Tuesday, January 21, 2003
IRS Committed Fraud on Tax Court in Investment Case, Court Rules
By a MetNews Staff Writer
Lawyers for the Internal Revenue Service defrauded the U.S. Tax Court by staging a sham trial of taxpayers with whom they already secretly settled, in order to obtain a favorable precedent, the Ninth U.S. Circuit Court of Appeals ruled Friday.
In a blistering opinion by Judge Michael Daly Hawkins, the court threw out the Tax Court ruling that found the IRS’ actions harmless and ordered that about 1,300 airline pilots who invested in a creative but questionable investment program get the benefit of deals the IRS brokered with the two pilots who cooperated in the deception.
Hawkins blasted IRS lawyers Kenneth W. McWade and William A. Sims, assigned to the Honolulu office, for deceiving the Tax Court about their settlement scheme. At one point in the month-long trial over tax liability on the shelter, McWade abruptly cut off one of the taxpayers just as he apparently was about to reveal the settlement to the court.
“Here, the factual findings of the Tax Court support the conclusion that a fraud, plainly designed to corrupt the legitimacy of the truth-seeking process, was perpetrated on the trial court by McWade and Sims,” Hawkins wrote.
The IRS punished the two lawyers for deceiving the court, but Hawkins was unimpressed, saying the government agency did little to dissuade similar acts in the future and that the IRS itself should be sanctioned.
McWade and Sims both were suspended for two weeks without pay. Sims, the supervisor, then was transferred out of Hawaii and into the IRS’ San Francisco office. The IRS rewarded McWade, the trial lawyer, with a $1,000 bonus for his performance at trial and did not revoke it after his role in the deception became clear. McWade retired rather than accept discipline.
At issue in the Tax Court was whether a shelter designed and run by now-deceased Honolulu businessman Henry Kersting was legitimate.
The program allowed the pilots to purchase stock with loans from Kersting-controlled entities that were financed with promissory notes. Participants could claim interest deductions on their individual tax returns, according to the court.
The IRS discovered the scheme in 1981 and disallowed the deductions. The agency billed the pilots for additional taxes and penalties amounting to more than $1 billion.
Kersting took the case to Tax Court to obtain a redetermination of the deficiencies. Instead of trying each case individually, the parties agreed to use a “test case,” and most of the taxpayers signed a stipulation agreeing to be bound by the decision as it was applied to representatives of the group.
The IRS selected taxpayer John R. Thompson as one of the representatives, and the taxpayers’ counsel picked John R. Cravens.
The IRS entered into a deal with both. Cravens believed, incorrectly, that his settlement erased his tax liability. Thompson’s deal lowered his tax liability in direct proportion to his attorney fees.
As a condition of the pact, Cravens and Thompson had to agree to stay in the test case.
“At no point did McWade or Sims reveal to the Tax Court or to any other taxpayer representative that two of the test case petitioners’ cases had been settled, much less reveal the conditions imposed upon them,” Hawkins said.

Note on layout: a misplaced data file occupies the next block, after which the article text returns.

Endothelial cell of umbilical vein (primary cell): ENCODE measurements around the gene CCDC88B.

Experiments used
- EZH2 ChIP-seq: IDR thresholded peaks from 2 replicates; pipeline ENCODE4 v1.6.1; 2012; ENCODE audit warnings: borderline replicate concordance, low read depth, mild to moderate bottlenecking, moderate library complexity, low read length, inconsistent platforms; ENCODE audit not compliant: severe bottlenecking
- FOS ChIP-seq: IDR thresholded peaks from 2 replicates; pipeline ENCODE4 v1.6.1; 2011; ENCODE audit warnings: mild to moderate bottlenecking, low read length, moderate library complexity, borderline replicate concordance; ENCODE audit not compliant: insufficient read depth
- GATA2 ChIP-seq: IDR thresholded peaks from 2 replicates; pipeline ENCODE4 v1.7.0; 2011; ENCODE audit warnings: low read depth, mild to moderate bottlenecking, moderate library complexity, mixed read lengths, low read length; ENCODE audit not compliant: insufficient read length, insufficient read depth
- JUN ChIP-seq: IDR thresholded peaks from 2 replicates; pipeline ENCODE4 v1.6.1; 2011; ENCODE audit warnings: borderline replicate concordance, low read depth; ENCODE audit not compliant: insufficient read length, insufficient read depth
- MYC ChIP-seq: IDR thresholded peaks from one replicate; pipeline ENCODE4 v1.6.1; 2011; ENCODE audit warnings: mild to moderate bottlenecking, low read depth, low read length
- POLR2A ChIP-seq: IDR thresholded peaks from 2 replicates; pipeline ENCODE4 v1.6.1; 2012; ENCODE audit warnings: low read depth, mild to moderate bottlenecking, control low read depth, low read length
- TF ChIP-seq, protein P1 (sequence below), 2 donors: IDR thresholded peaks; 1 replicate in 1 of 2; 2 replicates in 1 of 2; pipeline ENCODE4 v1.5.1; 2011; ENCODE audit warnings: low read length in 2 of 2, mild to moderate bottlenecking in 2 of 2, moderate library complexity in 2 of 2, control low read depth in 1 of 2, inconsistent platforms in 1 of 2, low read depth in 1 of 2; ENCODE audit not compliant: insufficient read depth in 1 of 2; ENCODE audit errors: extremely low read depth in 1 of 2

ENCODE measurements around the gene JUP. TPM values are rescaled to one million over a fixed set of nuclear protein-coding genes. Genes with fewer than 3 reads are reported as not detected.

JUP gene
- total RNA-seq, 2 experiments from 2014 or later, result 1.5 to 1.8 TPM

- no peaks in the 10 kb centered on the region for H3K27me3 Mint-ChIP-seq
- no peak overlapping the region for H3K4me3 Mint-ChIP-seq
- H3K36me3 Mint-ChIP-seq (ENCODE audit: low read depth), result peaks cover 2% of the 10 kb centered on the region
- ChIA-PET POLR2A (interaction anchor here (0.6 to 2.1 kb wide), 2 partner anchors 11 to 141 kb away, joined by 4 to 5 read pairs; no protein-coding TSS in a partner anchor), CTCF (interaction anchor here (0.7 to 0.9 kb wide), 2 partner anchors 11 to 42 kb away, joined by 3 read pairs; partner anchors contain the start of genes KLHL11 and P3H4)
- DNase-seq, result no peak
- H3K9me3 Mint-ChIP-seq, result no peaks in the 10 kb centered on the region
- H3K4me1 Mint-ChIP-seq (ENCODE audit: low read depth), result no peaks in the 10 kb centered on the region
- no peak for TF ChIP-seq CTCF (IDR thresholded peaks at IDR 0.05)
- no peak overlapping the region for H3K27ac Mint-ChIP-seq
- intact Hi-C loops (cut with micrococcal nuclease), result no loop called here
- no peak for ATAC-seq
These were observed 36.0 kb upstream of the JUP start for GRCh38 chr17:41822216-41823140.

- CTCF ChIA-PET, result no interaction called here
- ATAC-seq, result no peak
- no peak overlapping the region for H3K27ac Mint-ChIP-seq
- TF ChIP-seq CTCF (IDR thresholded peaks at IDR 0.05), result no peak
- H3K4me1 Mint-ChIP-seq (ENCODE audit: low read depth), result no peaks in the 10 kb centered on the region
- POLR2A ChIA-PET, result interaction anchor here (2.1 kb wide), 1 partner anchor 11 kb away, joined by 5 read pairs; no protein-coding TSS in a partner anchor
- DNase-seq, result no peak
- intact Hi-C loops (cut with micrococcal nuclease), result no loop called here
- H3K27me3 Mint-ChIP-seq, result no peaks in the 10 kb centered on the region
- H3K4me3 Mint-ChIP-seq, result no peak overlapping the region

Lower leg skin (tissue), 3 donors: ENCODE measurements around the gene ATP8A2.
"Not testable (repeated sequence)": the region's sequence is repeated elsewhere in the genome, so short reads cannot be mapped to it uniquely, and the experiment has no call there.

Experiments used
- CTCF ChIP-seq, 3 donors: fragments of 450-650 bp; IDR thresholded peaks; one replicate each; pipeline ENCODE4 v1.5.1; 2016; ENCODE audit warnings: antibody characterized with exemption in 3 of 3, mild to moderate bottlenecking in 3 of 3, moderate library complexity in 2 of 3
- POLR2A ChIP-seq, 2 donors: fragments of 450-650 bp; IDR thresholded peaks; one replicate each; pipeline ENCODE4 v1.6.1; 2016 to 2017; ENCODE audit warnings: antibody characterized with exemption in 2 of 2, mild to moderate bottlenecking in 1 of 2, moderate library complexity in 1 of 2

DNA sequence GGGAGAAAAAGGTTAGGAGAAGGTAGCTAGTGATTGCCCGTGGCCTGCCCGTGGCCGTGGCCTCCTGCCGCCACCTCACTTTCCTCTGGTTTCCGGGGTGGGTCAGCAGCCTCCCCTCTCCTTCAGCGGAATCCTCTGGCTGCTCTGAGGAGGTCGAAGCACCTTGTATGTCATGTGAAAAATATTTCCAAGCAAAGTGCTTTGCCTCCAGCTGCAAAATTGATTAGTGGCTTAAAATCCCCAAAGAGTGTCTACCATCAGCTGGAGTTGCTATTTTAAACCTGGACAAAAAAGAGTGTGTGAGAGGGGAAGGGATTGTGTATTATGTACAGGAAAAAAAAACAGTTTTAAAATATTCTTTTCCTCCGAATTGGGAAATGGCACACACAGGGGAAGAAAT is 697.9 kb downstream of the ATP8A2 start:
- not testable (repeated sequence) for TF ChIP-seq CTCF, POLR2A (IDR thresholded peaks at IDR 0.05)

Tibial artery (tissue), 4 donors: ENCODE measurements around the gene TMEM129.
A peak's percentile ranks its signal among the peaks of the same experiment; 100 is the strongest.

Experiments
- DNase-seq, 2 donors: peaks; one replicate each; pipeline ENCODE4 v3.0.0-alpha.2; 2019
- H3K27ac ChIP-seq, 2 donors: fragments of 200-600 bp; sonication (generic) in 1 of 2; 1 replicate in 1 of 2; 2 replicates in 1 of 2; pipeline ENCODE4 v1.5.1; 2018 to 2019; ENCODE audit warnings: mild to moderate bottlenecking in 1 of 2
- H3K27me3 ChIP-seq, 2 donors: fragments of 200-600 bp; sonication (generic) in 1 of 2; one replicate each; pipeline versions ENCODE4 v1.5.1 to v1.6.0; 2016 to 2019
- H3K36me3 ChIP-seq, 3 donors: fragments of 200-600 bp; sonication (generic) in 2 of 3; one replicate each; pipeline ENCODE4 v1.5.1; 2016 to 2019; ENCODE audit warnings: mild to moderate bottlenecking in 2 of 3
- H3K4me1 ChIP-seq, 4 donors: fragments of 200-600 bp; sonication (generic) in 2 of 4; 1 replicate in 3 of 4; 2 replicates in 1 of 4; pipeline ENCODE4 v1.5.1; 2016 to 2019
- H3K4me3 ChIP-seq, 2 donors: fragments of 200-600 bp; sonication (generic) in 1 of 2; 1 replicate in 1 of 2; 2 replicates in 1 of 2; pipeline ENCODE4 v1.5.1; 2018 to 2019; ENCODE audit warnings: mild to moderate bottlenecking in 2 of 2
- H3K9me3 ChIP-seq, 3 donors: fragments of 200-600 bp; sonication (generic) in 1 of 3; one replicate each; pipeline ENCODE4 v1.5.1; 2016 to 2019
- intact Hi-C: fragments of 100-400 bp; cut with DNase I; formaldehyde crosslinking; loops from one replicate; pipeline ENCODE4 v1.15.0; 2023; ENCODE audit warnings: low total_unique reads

At a deposition, Kersting’s lawyer objected to the presence of Thompson’s lawyer because of rumors Thompson was attempting to settle. McWade did not mention that in fact Thompson already had settled.
“McWade then misled the Tax Court by failing to disclose the settlement when he moved to set aside the Thompson piggyback agreement, a pre-trial motion necessary to ensure Thompson’s status as a test case petitioner,” Hawkins said. “Deceptive silence turned into overt misconduct when, during the course of the test case trial, it became apparent that Thompson was going to testify about his settlement. McWade quickly shifted his questions to unrelated matters.”
The IRS also reached a deal with taxpayer Dennis Alexander, reducing his tax deficiencies—and covering his Hawaii expenses for the month-long trial—in exchange for false testimony. McWade’s memorandum regarding the basis of his settlement of Alexander’s tax liabilities also was false.
The Tax Court entered judgment against all of the taxpayers, including Thompson and Cravens, based on its decision in the test case. The “McWade-Sims house of cards,” in Hawkins’ words, collapsed when Thompson and Cravens pressured the IRS to live up to its settlement terms, and the IRS had to reveal the agreements when it went into court to get the judgment set aside against the two.
Hawkins called the proceeding a “charade fraught with concealed motives, hidden agendas and false testimony, that was “clearly designed to defile the court.”
“Such fraud corrupts the adversarial nature of the proceeding, the integrity of the witnesses and the ability of the trial court to judge impartially,” Hawkins said. “This harm is noteworthy not only because it defiled the sanctity of the court and the confidence of all future litigants, but also because it violated the rights of the test case petitioners and the more than 1,300 taxpayers who agreed to be bound by the outcome of the tax court proceeding.”
But Hawkins said that although the IRS should be punished, it would go too far to wipe out the tax liability of all of the hundreds of taxpayers involved. Instead, he said, all of them should get the same deal the IRS reached with Thompson and McWade.
The case is Dixon v. Commissioner of Internal Revenue, 00-70858.
Copyright 2003, Metropolitan News Company